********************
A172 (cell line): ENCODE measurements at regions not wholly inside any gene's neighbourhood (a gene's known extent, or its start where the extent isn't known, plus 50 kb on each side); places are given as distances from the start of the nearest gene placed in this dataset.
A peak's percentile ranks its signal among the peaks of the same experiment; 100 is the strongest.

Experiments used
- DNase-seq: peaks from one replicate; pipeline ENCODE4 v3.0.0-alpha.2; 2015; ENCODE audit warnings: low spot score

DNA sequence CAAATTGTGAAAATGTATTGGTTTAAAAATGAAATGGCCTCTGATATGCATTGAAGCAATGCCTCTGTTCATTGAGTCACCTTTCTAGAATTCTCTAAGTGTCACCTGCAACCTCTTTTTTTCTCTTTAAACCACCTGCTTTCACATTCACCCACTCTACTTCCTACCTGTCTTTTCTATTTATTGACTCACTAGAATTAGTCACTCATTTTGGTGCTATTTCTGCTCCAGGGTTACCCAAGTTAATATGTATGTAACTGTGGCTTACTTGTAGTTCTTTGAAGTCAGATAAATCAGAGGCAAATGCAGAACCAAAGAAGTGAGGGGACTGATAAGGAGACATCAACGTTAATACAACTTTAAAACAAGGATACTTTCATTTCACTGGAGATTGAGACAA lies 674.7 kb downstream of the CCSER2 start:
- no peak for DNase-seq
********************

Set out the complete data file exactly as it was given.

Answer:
A172 (cell line): ENCODE measurements at regions not wholly inside any gene's neighbourhood (a gene's known extent, or its start where the extent isn't known, plus 50 kb on each side); places are given as distances from the start of the nearest gene placed in this dataset.
A peak's percentile ranks its signal among the peaks of the same experiment; 100 is the strongest.

Experiments used
- DNase-seq: peaks from one replicate; pipeline ENCODE4 v3.0.0-alpha.2; 2015; ENCODE audit warnings: low spot score

DNA sequence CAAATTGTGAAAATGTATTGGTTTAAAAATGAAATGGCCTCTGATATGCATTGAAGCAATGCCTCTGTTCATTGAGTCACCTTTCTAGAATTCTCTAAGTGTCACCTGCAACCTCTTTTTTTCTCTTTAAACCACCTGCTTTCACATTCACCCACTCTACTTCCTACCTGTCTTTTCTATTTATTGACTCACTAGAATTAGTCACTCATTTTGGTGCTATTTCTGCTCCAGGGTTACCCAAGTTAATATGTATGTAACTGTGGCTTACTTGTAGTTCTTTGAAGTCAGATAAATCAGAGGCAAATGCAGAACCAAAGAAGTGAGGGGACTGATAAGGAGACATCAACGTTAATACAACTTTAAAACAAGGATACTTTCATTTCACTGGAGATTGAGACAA lies 674.7 kb downstream of the CCSER2 start:
- no peak for DNase-seq